The Testament of Loki Book Review
By John Andreula
The Testament of Loki by Joanne Harris was a spectacular read. It is an excellent fantasy fiction book and I thoroughly enjoyed reading it. It aptly blends traditional Norse mythology with our modern times. This makes for a unique tale that kept me wanting to know what was coming next, and what was next did not disappoint from beginning to end.
The Testament of Loki is Joanne Harris’s second book about the titular god of mischief. I was not familiar with the author or the book before bringing it home. Joanne Harris is best known for penning the book Chocolat. I had seen the 2000 Hollywood movie, but I did not realize this when grabbing this book off the shelf at my local public library. This was certainly a case of judging a book by its cover. The packaging caught my eye and the back cover synopsis sold me. I decided to give it a read.
The first book in Harris’s Loki series is called The Gospel of Loki. That one is about the rise and fall of Asgard and its Norse gods. I have not read it. I did not feel it was necessary or integral for enjoying or understanding this, the second book.
I consumed The Testament of Loki via audio-book. The unabridged epic was narrated by English actor Allan Corduner. His British accent makes for a believable Loki character. He does a good job with Thor’s Norse accent and the other Asgardians as well, but his portrayal of teenage girls is a bit of a stretch. This, though, did not take away from my enjoyment of the book at all.
The story starts with Loki stuck in a prison of sorts in the afterlife. He is imprisoned after his actions and betrayal lead to Ragnarok, or the fall of Asgard. Loki uses his guile to coerce his son, the world serpent, to break him out of jail, and subsequently the afterlife. Upon escape, they somehow end up inside a role playing computer game called Asgard.
Loki meets his old frenemy, Thor, inside of the game iteration of Asgard. Loki quickly, albeit accidentally, discovers how to escape from the game and enter the real world of modern time. He jumps into the body of a teenage pubescent girl, ironically named Jumps. Much of the book is spent with the two of them learning to share Jumps’s body and to coexist amicably. This does not come simply or easily to either of them.
Loki discovers some other old friends from his Asgard days in the real world. Like him, they have found ways to co-inhabit the bodies of Jumps’s schoolmates. There is a cosmologically fateful reason for them all ending up in the same town, but I do not want to spoil the story. Regardless of how it unfolds, it makes for Harris to be able to weave the story together seamlessly.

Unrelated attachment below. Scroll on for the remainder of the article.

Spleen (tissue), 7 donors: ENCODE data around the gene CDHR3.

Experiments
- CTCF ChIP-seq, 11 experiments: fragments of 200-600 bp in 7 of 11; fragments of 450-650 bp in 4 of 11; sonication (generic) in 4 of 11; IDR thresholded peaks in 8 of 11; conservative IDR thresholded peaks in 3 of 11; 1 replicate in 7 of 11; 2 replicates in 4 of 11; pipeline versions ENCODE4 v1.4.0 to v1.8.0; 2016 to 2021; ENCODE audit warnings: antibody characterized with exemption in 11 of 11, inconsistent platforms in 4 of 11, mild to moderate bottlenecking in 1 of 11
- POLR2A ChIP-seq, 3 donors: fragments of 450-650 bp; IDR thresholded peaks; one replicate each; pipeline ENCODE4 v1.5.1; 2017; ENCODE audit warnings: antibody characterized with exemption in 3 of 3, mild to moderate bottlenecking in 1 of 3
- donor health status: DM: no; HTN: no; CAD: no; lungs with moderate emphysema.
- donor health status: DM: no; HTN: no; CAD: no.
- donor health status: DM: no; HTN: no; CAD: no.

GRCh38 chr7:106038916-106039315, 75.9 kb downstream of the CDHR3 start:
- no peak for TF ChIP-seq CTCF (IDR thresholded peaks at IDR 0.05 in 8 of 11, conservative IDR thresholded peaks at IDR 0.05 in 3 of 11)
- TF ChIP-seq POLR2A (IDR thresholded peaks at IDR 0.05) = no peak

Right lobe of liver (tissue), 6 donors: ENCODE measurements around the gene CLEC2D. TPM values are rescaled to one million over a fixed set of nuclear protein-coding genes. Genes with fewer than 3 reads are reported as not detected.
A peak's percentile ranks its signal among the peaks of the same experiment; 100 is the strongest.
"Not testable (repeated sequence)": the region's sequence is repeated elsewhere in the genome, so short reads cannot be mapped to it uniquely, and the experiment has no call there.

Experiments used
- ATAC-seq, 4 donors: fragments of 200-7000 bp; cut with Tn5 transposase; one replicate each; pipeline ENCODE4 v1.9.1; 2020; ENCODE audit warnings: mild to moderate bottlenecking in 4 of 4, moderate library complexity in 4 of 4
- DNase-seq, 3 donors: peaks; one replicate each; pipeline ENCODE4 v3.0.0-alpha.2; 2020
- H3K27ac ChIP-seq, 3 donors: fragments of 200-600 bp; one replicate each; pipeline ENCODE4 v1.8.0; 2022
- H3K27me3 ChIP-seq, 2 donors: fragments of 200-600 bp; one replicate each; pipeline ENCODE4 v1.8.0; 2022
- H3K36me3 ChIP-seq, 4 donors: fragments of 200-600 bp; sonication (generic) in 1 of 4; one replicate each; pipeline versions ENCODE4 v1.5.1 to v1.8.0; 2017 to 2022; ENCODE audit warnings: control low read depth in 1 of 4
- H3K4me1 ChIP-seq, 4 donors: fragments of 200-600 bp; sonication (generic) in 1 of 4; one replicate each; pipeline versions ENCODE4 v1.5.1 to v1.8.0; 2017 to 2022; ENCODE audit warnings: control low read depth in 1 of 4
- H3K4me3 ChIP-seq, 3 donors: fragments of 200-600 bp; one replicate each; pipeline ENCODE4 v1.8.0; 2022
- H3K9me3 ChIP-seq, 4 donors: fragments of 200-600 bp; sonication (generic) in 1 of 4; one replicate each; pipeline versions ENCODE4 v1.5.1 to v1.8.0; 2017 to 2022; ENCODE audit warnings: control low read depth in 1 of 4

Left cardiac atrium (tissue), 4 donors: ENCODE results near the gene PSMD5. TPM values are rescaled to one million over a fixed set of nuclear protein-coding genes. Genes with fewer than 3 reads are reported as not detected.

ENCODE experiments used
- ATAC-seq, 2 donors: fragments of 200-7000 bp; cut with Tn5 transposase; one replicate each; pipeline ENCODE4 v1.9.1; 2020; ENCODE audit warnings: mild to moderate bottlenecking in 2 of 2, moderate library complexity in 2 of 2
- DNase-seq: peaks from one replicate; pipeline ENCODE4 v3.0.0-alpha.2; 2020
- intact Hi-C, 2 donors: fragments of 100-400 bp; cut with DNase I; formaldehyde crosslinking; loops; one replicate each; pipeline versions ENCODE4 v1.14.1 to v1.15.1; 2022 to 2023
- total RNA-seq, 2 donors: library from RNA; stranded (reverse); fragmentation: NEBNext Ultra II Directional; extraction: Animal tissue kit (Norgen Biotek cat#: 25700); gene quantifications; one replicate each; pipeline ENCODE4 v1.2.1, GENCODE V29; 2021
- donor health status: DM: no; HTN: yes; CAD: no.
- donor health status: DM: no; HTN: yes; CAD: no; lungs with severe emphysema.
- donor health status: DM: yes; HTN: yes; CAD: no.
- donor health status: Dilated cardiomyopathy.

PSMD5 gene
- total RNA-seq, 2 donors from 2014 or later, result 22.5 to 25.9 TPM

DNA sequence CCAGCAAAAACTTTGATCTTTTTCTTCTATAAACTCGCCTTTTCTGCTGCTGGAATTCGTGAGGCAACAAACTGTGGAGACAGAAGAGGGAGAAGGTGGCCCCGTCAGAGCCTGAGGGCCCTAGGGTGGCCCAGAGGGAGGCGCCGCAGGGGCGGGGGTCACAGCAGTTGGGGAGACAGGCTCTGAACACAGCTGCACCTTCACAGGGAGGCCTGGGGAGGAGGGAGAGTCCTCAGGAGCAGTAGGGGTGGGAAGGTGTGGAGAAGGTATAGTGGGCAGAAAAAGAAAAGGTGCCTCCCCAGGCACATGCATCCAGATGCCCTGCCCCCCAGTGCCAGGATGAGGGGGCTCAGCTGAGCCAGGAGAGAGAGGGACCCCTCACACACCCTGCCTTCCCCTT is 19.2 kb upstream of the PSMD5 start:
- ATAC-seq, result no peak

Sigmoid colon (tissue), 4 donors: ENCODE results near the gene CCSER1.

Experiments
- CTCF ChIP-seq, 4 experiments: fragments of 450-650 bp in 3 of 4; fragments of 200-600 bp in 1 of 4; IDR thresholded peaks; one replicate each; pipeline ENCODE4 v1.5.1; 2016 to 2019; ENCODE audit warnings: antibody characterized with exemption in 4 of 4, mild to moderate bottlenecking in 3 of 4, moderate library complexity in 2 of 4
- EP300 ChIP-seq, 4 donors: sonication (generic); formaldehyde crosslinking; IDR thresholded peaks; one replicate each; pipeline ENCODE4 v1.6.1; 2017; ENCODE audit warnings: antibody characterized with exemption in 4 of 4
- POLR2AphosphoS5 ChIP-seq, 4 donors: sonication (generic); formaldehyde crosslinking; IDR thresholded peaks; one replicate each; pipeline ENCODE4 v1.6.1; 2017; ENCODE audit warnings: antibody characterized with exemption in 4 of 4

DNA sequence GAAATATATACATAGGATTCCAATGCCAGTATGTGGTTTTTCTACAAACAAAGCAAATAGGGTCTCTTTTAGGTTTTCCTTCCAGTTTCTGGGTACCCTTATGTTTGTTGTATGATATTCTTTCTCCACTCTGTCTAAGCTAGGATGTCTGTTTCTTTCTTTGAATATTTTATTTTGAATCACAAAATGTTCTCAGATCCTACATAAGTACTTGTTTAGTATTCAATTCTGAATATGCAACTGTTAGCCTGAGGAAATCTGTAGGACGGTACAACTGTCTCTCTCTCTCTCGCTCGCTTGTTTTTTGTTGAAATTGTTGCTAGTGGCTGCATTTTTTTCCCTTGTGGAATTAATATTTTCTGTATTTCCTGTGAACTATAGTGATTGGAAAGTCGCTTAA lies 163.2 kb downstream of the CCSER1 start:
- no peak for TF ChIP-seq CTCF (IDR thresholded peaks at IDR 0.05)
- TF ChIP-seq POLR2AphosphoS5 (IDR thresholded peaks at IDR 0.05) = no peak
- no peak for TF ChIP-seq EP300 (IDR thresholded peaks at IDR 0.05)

The author playfully shows how out of touch Loki is with our modern times through his reference to the game as “Asgard TM.” He obviously has no comprehension of the modern concept of trademarking. How would he, being that he is from another world and another time? It was a nice touch though.
Harris does this again later when having Loki refer to photographic memories of others as the “book of faces” after discovering Facebook within his host’s mind. It was funny to ponder someone who had never seen social media in modernity and how their mind would process it.
Aside from Norse mythology, The Testament of Loki touches on a whole host of issues that affect modern teenagers and young adults. The book deals with bullying, suicide attempts, eating disorders, and sexuality, as well as relationships with parents, teachers, and friends.
It all sounds very MARVEL Comics at first, but even MARVEL gets their inspiration somewhere. After forcing my mind to distance itself from my imagining the characters as Tom Hiddleston, Chris Hemsworth, and Anthony Hopkins, I was able to fully buy into the story.
I originally picked up the book because I thought the video game was going to play a much more central role in the story, but it’s only a meager portion of the tale’s entirety. Aside from the game, the settings span the corporeal world, dreams, and some strange places in between.
I think the story is a bit more deep, intelligent, and personal than a typical teen fiction or young adult book. I believe fully enjoying The Testament of Loki requires a high level of intelligence, maturity, and imagination.
That said, it is a great book. I give it five stars and recommend it to any fan of fantasy, science fiction, or mythology. Imagination and letting go are paramount for getting into The Testament of Loki, and it is definitely worth the ride.
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